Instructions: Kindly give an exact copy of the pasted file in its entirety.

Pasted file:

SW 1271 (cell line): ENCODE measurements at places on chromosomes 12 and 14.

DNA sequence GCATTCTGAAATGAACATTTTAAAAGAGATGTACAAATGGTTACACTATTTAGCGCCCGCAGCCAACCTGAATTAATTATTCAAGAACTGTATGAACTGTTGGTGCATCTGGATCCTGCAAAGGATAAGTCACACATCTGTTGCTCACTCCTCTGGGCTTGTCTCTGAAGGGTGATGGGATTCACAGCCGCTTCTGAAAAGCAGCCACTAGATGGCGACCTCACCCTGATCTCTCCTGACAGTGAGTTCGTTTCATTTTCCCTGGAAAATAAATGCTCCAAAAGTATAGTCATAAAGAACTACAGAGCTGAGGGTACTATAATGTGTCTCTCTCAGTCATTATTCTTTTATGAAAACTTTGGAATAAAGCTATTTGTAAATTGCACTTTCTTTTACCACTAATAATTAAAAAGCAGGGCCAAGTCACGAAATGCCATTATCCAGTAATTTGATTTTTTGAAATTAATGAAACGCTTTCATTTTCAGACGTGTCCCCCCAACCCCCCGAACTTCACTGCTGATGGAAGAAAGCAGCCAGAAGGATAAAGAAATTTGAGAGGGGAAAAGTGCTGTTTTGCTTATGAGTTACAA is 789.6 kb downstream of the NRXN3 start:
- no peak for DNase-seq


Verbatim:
SW 1271 (cell line): ENCODE measurements at places on chromosomes 12 and 14.

DNA sequence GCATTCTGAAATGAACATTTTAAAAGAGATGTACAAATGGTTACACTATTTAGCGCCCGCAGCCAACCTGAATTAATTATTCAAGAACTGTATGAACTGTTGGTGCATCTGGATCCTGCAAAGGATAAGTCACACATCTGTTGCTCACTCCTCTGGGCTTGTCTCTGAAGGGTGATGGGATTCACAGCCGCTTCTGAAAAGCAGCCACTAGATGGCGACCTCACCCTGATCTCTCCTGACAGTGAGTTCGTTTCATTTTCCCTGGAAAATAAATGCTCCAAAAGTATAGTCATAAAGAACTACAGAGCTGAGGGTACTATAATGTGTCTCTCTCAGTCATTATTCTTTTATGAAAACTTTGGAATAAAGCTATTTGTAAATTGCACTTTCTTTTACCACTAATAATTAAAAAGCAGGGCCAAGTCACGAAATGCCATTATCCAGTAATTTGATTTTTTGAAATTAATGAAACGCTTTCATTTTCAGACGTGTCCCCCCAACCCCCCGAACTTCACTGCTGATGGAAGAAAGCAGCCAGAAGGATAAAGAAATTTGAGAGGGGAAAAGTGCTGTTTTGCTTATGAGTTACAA is 789.6 kb downstream of the NRXN3 start:
- no peak for DNase-seq